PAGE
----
Institute of the Americas
Dr Emily Morris
Research Associate and Lecturer in Economic Development of Latin America and the Caribbean
Before starting her career as a Development Economist specialising in Latin America and the Caribbean, Emily Morris worked as an Investment Analyst, Receptionist, Housing Development Coordinator, School Teacher and Further Education Lecturer. After two years’ experience as a temporary Lecturer in Development Economics at London University’s School of Oriental and African Studies and at the Institute for Development Studies at Sussex University in 1993-95, she worked for 13 years at the Economist Intelligence Unit in London, where she was Senior Editor/Economist, Latin America and Head of Country Reports. In 2008-12 she completed her PhD thesis at the Institute for the Study of the Americas (ISA), while working as Senior Research Fellow in Caribbean and Latin American Studies at London Metropolitan University, then as a Fellow at ISA. She was a Research Fellow at the Institute of the Americas at University College London from 2012 to 2014, where she taught modules on ‘Latin American Economics: Beyond Neoliberalism’ and ‘The Transformation of Cuba’, and contributed to teaching the Economics and quantitative components on other courses, including ‘Researching the Americas’ and ‘Globalisation and Latin American Development’. In September 2014 she moved to Washington to take up a post as Country Economist, Belize and Central America, at the Inter-American Development Bank. She remains an Honorary Research Associate at the UCL Institute of the Americas.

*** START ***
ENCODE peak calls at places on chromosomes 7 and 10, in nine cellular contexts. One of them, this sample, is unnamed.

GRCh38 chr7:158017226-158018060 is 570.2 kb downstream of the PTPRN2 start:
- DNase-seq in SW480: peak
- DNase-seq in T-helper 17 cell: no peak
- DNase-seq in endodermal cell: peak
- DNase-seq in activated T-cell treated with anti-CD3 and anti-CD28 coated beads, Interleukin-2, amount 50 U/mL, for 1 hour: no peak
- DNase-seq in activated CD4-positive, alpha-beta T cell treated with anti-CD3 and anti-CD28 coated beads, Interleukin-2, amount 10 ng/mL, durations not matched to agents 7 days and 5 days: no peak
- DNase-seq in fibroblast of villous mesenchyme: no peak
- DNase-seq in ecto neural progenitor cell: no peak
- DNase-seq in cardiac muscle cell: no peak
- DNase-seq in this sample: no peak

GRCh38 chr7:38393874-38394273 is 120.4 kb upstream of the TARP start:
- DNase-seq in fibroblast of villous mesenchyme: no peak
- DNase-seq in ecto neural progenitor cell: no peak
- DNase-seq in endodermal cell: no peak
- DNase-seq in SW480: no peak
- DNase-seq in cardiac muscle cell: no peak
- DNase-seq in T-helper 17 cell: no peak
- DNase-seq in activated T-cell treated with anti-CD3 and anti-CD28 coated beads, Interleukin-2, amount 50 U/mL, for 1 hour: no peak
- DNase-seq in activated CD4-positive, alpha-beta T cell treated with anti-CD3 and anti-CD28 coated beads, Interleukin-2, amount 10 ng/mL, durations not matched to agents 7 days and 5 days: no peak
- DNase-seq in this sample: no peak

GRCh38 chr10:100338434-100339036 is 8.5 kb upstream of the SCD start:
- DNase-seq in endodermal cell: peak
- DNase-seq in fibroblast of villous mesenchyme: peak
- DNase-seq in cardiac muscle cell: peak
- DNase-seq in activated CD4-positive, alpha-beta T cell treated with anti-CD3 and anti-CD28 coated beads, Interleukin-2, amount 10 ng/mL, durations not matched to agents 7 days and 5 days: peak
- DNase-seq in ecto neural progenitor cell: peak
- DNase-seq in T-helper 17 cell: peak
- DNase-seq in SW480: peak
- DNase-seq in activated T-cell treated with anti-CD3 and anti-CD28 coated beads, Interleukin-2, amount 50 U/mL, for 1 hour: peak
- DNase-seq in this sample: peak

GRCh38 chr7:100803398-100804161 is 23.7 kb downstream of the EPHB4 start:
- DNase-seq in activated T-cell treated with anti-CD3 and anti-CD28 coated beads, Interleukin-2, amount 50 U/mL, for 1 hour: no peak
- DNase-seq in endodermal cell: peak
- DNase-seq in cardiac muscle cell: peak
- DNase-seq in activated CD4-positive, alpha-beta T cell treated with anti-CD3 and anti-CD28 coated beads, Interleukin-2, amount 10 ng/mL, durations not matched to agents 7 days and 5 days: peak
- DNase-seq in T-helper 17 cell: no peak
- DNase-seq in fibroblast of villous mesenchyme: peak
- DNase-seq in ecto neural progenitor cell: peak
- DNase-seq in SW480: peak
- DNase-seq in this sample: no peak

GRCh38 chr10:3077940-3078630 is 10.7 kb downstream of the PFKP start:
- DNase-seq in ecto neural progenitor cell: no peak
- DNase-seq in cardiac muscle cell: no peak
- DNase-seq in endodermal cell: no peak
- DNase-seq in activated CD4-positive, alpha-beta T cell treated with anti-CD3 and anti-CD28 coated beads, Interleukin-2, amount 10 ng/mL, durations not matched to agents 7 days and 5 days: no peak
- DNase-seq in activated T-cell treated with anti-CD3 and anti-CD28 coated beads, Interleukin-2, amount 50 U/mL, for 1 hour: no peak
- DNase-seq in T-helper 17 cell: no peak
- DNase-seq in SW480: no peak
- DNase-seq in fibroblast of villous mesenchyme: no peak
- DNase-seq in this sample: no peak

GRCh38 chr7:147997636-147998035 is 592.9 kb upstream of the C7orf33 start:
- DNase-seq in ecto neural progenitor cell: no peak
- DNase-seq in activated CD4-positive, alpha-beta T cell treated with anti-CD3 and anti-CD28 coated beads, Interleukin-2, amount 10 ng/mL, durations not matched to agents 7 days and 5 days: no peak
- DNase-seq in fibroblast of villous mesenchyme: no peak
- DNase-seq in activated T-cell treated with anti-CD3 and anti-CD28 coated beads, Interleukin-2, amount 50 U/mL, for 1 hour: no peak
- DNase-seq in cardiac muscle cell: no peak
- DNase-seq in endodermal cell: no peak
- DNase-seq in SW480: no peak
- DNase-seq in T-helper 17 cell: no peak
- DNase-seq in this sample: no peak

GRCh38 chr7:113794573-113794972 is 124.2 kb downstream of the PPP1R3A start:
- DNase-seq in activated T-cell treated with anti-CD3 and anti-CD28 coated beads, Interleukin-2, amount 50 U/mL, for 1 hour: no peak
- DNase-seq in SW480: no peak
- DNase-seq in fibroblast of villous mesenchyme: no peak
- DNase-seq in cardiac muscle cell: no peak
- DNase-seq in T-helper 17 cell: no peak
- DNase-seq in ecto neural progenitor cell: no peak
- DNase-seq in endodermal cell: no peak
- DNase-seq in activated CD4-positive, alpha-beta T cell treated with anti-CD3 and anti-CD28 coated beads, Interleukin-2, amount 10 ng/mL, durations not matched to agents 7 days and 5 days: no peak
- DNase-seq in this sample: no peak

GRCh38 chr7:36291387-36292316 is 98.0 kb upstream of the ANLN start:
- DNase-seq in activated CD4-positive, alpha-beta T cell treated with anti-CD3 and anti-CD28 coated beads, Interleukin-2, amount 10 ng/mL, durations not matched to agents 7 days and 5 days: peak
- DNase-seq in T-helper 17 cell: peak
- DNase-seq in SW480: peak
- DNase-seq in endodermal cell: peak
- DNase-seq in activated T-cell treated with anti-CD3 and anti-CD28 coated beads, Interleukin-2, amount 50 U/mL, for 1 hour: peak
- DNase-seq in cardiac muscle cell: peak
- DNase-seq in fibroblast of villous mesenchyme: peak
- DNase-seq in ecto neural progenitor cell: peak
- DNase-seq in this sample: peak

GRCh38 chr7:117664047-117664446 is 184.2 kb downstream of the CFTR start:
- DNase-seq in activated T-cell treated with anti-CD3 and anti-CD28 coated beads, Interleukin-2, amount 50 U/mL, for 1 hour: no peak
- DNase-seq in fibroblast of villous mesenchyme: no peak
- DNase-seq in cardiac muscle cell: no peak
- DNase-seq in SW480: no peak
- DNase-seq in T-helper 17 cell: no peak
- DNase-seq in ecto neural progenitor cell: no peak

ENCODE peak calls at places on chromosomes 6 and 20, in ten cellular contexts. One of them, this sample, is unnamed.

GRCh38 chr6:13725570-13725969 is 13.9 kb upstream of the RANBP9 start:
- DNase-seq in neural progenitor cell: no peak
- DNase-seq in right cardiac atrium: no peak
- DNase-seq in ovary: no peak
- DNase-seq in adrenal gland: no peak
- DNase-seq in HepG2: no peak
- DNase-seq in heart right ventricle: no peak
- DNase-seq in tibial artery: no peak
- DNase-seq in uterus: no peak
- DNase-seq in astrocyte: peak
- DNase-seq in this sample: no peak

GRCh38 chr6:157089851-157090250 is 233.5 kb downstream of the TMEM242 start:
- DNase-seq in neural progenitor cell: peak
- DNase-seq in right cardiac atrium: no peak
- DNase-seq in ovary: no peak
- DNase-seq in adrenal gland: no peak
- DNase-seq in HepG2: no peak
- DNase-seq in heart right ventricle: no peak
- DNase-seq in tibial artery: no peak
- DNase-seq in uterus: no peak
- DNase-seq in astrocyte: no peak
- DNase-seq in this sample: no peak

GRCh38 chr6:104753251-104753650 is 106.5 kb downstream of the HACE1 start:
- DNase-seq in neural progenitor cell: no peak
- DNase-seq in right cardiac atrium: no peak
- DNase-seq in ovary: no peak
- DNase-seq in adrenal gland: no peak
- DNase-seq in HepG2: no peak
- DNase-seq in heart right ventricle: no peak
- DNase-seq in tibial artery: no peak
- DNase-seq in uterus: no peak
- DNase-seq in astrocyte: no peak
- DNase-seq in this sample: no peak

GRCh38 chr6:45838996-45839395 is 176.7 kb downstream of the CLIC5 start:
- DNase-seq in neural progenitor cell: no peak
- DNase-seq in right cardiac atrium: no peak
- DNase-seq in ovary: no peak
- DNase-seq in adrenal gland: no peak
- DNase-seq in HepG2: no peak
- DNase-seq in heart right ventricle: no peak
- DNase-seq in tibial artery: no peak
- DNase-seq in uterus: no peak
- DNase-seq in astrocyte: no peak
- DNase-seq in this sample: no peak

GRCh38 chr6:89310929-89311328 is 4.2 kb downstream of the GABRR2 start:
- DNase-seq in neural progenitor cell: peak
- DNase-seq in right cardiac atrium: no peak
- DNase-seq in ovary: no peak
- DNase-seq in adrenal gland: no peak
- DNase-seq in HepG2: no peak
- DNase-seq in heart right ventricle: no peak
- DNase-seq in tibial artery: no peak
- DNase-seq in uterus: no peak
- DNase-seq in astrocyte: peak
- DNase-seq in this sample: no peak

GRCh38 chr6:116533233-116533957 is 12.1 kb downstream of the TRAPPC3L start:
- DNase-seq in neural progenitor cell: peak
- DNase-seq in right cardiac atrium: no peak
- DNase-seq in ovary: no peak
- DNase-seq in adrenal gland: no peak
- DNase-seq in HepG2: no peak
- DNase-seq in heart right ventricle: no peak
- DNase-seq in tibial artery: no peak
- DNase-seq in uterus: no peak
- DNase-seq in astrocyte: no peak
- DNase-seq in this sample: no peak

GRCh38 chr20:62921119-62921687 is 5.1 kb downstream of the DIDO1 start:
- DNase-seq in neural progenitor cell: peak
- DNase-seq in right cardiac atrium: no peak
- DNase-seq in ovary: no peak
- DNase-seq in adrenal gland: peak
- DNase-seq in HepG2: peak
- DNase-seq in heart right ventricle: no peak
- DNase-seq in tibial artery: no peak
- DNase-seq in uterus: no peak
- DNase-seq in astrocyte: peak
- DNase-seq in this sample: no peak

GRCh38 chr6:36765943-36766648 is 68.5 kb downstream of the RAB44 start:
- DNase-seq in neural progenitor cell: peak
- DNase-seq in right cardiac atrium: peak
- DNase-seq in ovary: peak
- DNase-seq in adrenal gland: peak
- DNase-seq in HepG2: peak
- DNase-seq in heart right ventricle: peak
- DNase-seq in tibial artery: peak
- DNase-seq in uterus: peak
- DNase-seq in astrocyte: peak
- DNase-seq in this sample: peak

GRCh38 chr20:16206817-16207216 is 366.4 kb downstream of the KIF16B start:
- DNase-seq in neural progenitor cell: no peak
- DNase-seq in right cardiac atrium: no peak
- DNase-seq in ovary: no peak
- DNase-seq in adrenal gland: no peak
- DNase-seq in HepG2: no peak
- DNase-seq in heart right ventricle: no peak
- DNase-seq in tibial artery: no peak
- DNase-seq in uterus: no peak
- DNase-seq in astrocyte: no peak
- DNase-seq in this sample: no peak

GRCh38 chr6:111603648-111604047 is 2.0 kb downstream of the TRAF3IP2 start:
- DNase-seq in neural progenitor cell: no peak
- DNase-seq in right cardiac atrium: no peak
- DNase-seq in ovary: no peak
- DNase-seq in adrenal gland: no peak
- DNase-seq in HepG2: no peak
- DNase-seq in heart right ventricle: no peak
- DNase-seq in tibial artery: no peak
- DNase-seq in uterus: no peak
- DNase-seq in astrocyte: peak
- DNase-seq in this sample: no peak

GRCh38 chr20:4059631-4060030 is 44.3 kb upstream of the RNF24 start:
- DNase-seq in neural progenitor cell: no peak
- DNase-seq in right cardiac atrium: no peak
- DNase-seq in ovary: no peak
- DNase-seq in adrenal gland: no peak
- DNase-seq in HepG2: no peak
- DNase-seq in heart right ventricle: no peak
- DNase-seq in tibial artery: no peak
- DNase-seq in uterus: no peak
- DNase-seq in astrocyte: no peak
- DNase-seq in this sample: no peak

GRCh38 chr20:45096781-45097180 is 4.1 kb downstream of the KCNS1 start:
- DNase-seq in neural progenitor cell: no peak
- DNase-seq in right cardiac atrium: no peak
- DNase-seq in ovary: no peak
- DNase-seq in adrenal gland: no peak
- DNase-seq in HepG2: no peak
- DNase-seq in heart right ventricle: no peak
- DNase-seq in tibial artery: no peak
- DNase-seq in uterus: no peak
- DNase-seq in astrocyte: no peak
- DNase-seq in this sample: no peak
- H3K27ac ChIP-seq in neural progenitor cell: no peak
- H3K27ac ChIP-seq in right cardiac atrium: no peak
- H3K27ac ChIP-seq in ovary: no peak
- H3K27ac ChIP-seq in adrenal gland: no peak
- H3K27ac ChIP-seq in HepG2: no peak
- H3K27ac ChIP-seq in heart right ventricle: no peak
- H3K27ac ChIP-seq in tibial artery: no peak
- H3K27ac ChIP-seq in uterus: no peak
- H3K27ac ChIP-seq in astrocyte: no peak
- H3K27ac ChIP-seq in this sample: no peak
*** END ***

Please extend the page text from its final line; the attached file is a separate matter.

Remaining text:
Emily Morris’s research focus is on recent economic history and contemporary debates on the political economy of development, in Latin America and the Caribbean. She is currently working mainly on Central America and Cuba. Her doctoral thesis was on Cuban economic policy and performance after 1990, and she continues to do academic research and write for academic and commercial publications. She is also doing research on sustainable development strategies – including energy and transport policies – in the region.
Books and book chapters
2007. 'How exceptional is the Cuban economy?' Chapter 3 in Laurence Whitehead and Bert Hoffman (eds) Debating Cuban exceptionalism, Palgrave Macmillan.
Articles and reports
- Forthcoming: ‘Macroeconomic risks of Cuban economic adjustment’, Temas magazine, Havana
- Ongoing: regular reports on Cuba for the Economist Intelligence Unit, Oxford Analytica and Latin American Newsletters.
- 2013. Report on research collaboration between UCL (Institute of the Americas, Development Planning Unit and Department of Civil, Environmental, Geomatic Engineering) and the Cuban Ministry of Transport on sustainable transport strategies for Havana.
- 2011. 'Alternative scenarios for Cuba: Chávez, oil, US sanctions', Latin America Regional Overview, 3rd quarter (September) 2011, Economist Intelligence Unit, London.
- 2011. 'Forecasting the Cuban economy: two years, five years and 20 years', City University New York.
- 2011. Review: Sweig, Julia E. (2009) Cuba: What Everyone Needs to Know, Oxford University Press, in Bulletin of Latin American Research 30:3 (July 2011), pp. 392-394.
- 2011. Responding to Climate Change in the Caribbean. Conference report, June 2011.
- 2010. 'Cuba: Prospects and uncertainties' in After the storm. Post-crisis outlook and challenges for the Dominican Republic. Report for Fundación Global Democracia y Desarrollo (Funglode), Dominican Republic. (Published February 2010)
- 2009. Cuba's Low Energy Economy Report for the Tedworth Trust.
- 2008. ‘Cuba’s new relationship with foreign capital: economic policymaking since 1990’, Journal of Latin American Studies, 40:1, pp. 769-791.
- 2002. Review: The Cuban Sugar Industry, by Lázaro Peña and Jorge Pérez-López, Journal of Latin American Studies, Vol. 34, No. 2, May, 2002, pp. pp. 436-438.
- 1995-2008. Economist Intelligence Unit Country Reports, Country Forecasts, Country Risk Reports and Country Profiles for Latin American economies.
Page last modified on 02 sep 14 16:20 by Oscar V Martinez Gonzalez